Scattering the Locks
She’s humming on the porch swing:
Some glad morning when this life is o’er, I’ll Fly Away
Her hair hangs like a long dark mystery
waist length, the color of coal.
She keeps it twisted,
pinned in a bun
to the back of her head.
Too hot when hanging down,
I ask her, why not cut it?
Your daddy likes it long, she says.
So my mother lives with this length
for a long time.
She keeps humming:
Just a few more weary days and then, I’ll Fly Away
One steamy summer afternoon
she sits fanning, sweating,
asks me to fetch scissors.
I slice thick locks of
cast iron color, and
they fall as crow feathers on wind.
She thinks it odd that I gather them and
carry the locks west
to sleep in cities, Seattle, San Francisco.
Southern locks lie sleeping
in my cold North drawer,
waiting and knowing
what I could not have known:
How much I would need her locks
once she was gone.
When the shadows of this life have grown, I’ll Fly Away
She slips into lilac scented spring dawn
before I can reach her
I must cross
The Continental Divide
Dark hollows, Great Stone Face
and Elk Knob.
I call but no one answers the phone:
Like a bird from prisons bars has flown, I’ll Fly Away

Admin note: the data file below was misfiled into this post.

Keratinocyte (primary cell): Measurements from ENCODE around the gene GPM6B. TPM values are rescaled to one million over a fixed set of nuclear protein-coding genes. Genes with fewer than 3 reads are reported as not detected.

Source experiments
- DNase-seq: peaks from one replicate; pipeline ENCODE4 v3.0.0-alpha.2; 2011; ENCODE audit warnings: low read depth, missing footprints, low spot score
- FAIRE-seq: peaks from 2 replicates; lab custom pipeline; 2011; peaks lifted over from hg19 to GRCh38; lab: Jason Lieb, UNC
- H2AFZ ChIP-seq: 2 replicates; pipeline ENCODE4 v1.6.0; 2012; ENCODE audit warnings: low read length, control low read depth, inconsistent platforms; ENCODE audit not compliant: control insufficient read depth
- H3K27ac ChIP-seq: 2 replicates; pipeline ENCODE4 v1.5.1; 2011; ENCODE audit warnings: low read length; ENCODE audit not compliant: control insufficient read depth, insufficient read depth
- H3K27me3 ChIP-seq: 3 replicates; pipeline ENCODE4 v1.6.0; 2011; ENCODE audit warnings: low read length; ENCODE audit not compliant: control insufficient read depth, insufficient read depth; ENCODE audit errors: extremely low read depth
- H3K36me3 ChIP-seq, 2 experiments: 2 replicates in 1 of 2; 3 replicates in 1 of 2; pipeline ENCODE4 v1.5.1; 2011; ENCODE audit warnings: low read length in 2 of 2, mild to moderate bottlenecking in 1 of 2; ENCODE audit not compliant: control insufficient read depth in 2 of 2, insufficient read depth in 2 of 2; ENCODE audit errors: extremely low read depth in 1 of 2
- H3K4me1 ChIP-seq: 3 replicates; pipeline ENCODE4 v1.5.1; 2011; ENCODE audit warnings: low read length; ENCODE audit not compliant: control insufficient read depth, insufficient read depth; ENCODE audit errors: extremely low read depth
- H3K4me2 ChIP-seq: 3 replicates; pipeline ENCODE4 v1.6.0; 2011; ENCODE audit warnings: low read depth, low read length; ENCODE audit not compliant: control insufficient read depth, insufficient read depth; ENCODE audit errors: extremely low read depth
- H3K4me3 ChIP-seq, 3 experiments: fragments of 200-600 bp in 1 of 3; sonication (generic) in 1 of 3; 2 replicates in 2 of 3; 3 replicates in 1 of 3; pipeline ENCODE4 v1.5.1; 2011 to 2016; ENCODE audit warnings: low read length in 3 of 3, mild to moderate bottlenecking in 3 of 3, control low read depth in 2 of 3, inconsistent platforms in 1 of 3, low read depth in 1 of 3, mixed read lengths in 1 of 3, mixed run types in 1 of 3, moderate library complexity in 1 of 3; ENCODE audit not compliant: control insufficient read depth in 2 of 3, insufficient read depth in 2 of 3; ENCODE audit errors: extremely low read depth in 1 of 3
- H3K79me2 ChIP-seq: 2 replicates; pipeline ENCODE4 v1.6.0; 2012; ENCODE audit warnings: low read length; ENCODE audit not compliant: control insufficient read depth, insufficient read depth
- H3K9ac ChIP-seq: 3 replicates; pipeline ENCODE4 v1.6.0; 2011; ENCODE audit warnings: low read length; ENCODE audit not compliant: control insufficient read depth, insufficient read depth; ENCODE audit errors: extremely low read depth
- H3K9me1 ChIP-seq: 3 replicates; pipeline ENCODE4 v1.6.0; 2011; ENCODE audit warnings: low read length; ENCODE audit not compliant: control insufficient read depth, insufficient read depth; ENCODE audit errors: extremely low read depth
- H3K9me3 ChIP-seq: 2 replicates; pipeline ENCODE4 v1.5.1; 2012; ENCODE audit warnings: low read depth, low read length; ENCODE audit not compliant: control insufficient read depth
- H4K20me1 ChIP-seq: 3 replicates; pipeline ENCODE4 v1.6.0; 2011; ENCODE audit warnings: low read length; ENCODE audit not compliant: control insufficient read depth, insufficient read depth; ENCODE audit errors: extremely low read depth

She flies and I feel her coming to me
carried on wings of wonder.
She arrives and I open the drawer,
lift the locks, ready myself for release.
I’ll Fly Away, Oh Glory, I’ll Fly Away
When I die, hallelujah by and by, I’ll Fly Away
I don’t view the body
I don’t attend the funeral
I don’t receive the ashes,
I scatter the locks.
First in the park where I last heard her voice,
for nesting robins and chickadees
and in the cemetery near my home.
To a land where joys shall never end, I’ll Fly Away
Next in water:
Lake Washington, Puget Sound
Pacific Ocean, and my backyard.
She never traveled far from the family farm,
or wished to fly on an airplane, preferred train.
But we never boarded together.
She never came west,
only in her dreams.
To a home on God’s Celestial Shore, I’ll Fly Away
Now her locks lie scattered around the world:
Maui Black Rock, Hong Kong and Dark Continent.
I carry her always with me,
in locks of hair, DNA,
my own mystery.
* * *
In late summer light we hike
high above the tree line
in land of long, slow vowels and blue ridges,
past cow pies and horse flies.
Then we see them:
vultures roosting on limestone boulders-
timeless as we are.
Their forefathers and ours
once hunted bison in the valley below.
The bison are gone now,
mountain tops removed and
the old homestead an abandoned coalmine.
We peer down with the winged witnesses,
all of us surviving on leftovers.
* * *
Marianne Mersereau is a dancer, poet and mystic who enjoys gardening and traveling. Her fondness for flowers, bees and the natural world has earned her the nickname Wild Honey. She is the author of two books, the recipient of several poetry awards, and has writing forthcoming in Bella Grace Magazine and Public Poetry Houston’s anthology “Enough.”
featured photo by Jean Kercheval, website: www.kerchevalphotography.com